The answer to the question is of course yes. If the grade had been curved my helping the rest of the class would have hurt me. I posted the link in the end but am still disgusted by the fact that I even considered not sharing with others just to improve my own grade. I am even more disgusted by the fact that I have to make that choice. What if I was really into getting good grades (although we all know what I really think of grades)? Could I mislead people on discussion boards or during study groups in the hopes of bringing down their grades and increasing my own? How many students do this at the moment? Yuck!
So, the model of curving grades is broken. If it fosters malicious competition then it is not a model that should be used. The model cannot just be thrown out though, as it is very useful.It protects students from professors who have lost touch with just how difficult their material is. It helps to make sure the course grades from year to year are consistent. So how to fix the model?
My one proposal is to give students who work towards increasing the understanding of their fellow students some form of bonus grades. If a student can provide proof of the fact that they helped to increase the understanding of their peers then they should be rewarded in some way. Sharing is a good thing… not a punishable offense!
Update: The actual test that I took was not curved in the end. In fact it was a really well written test with all the questions relating directly to the learning goals of the course and most students in the class did really well. I still have many other courses where grade curving and scaling will be applied this year, but Artificial Intelligence isn’t one of them.
Having clear learning goals in a course has been a great step forward for education. In courses where this practise is used (and used well) students know exactly what they will be able to do if they successfully learn the material in the course. There is also a clearer view of what the practical requirements are for what they have to do to prove that they have learnt what they are supposed to learn.
The problem comes when you don’t really agree with the learning outcomes of a course. Now, I know that any course contains core material, but at the same time students should have the freedom to decide what they concentrate on. For example:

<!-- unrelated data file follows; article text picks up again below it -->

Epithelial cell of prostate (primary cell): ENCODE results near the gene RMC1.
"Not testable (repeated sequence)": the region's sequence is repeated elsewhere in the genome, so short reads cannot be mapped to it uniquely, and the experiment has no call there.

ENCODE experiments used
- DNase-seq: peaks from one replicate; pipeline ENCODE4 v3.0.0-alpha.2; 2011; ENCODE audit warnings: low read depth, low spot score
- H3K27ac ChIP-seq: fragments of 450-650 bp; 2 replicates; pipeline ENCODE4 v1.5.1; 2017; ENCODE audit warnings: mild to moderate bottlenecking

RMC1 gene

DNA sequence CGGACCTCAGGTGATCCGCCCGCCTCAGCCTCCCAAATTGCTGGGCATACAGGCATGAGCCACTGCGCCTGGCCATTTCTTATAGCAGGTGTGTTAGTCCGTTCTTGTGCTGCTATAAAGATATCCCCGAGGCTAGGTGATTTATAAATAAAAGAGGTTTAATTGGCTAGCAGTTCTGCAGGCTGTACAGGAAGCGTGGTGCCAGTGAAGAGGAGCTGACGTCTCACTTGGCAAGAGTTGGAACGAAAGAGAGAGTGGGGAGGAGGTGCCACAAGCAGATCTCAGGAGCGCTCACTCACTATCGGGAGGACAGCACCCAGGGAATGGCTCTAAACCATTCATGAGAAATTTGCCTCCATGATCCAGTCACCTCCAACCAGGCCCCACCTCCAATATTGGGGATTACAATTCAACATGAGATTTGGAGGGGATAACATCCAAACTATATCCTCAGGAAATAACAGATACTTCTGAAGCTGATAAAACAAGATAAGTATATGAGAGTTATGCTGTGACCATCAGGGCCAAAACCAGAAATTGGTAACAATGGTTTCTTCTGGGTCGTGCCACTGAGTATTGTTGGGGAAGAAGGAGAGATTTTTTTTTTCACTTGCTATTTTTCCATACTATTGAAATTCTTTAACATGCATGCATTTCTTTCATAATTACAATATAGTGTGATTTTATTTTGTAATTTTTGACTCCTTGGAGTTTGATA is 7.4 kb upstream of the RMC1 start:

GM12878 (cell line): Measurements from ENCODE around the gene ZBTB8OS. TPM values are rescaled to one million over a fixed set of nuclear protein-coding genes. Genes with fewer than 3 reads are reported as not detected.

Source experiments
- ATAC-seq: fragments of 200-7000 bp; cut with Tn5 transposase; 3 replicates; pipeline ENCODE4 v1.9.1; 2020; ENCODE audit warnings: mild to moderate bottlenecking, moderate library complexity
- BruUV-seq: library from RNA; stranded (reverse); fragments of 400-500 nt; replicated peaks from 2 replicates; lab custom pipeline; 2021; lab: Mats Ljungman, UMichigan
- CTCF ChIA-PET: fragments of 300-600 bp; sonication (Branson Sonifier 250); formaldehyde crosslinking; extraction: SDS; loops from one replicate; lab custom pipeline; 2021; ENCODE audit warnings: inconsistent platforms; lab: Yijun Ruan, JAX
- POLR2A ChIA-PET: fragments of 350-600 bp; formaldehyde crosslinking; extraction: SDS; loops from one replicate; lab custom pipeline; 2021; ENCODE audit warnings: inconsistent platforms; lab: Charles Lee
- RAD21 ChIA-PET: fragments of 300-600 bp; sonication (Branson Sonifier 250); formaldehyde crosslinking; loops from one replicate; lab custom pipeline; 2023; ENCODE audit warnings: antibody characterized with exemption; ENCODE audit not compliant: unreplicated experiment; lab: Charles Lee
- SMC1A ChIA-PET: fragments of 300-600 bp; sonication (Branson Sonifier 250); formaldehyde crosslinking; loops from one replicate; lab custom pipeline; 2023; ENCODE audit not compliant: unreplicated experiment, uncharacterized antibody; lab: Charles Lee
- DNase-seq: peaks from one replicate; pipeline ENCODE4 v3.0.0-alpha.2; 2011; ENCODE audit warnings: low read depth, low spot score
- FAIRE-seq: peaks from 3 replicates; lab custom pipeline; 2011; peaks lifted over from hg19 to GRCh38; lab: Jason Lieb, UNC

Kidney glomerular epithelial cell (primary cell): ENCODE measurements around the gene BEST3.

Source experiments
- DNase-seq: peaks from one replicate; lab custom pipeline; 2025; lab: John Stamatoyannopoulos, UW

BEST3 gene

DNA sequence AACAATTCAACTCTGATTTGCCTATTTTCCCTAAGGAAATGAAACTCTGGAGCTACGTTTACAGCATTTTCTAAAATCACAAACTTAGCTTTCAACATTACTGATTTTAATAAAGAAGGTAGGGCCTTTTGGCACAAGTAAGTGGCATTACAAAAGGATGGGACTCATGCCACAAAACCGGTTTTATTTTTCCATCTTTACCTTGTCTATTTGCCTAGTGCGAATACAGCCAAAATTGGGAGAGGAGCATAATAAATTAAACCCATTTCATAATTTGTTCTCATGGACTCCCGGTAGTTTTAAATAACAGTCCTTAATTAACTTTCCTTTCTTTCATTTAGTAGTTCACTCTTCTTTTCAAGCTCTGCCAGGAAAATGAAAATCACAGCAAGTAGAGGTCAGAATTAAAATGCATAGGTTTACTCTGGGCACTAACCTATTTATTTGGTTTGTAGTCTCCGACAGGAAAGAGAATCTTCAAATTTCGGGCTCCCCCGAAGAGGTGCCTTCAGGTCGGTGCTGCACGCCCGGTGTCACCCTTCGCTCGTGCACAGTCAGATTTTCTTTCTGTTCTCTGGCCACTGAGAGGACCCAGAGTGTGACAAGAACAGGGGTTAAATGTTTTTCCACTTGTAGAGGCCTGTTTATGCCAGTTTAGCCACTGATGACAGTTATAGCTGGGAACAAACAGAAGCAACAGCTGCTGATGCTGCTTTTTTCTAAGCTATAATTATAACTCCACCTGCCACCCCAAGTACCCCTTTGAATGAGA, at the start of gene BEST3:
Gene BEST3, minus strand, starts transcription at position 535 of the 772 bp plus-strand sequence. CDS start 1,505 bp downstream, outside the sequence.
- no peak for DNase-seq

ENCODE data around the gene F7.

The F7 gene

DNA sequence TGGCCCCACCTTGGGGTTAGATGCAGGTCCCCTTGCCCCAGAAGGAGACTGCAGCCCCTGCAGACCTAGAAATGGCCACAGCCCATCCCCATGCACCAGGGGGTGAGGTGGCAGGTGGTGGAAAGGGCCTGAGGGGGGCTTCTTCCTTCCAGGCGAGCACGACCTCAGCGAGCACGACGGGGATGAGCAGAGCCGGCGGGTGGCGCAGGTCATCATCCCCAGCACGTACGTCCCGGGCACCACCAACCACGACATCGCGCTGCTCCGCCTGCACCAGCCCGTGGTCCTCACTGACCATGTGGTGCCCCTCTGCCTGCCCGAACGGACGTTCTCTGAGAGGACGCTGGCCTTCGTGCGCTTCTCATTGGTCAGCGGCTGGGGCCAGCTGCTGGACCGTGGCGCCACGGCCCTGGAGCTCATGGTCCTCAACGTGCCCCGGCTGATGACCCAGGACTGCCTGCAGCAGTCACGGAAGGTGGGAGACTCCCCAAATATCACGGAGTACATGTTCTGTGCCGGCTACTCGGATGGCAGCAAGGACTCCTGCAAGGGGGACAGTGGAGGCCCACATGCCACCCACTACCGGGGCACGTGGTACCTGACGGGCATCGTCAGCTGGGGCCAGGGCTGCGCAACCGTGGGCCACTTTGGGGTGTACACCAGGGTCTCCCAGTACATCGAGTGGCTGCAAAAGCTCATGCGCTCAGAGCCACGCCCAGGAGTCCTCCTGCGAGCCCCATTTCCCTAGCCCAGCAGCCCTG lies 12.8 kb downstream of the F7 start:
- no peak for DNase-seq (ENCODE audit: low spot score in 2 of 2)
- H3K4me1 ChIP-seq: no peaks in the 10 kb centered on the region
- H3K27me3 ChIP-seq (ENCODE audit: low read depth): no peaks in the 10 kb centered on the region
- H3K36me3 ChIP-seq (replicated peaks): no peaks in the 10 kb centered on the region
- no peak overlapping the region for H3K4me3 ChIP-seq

I am currently taking a course called “Numerical Approximation and Discretization”. The learning goals boil down to “understanding, selecting, utilizing, assessing and creating” different Numerical Approximation techniques.
Now, I will never have a career in numerical approximation. However, I might find it useful to understand and select techniques of numerical approximation in some future research that I do. I will probably never have to create my own technique so why should I learn how to do it? Or even more importantly, why should I be assessed on my ability to do that? Would it not be possible for us to be provided with a range of possible learning outcomes for a course and let us choose the ones that we want to pursue? Those can then be tested more rigorously. We would still be exposed to the other things, but will be allowed to concentrate on that which we are passionate about. I don’t think that this is that far fetched, for instance I already get to choose the courses in the program that interest me, why not have a choice over the goals within those courses?
I know that any form of granularity makes a professor or curriculum committee’s job much harder. However, in courses where assessment is already based around certain outcomes I feel it would not be too difficult to weight assessments based on the student’s preference in outcomes.
It all really boils down to this: Should students have some kind of input on their goals learning goals for a specific subject, or is that something that should only be decided by a curriculum committee?
“What education will look like in 10 years” is the title of the talk that I gave at the UBC Terry Talks conference a few months ago. Terry Talks is a conference modeled after the famous TED talks and it was a raging success. In my talk I touched on the different ways in which I believe education is going to change. I spoke about how it is going to become more collaborative, more “real” and more open. I gave examples of places where all of these changes are starting to manifest themselves and drew some predictions of where things are going to go.
I really think that having friends in your class is one of my best indicators of success. Last term I had some classes where I had friends, I had classes where for many reasons I was unable to get to know anyone and then I had classes where I found friends around halfway through the term. These divisions were almost exactly reflected in my grades. Having people to discuss the content with, having people to study with, even just having the joy of seeing a friend be that extra motivation to go to a lecture made a huge difference for meHCI team.
This term things are much better. I know people in every one of my classes and it has truly made a huge difference to the way I feel about school. I want to be in every class, not just because of what I will be learning, but also because of the great social interactions that I will be having. I am so excited for an academic term filled with social-academic connections that will do wonders for my grades as well as for my overall happiness!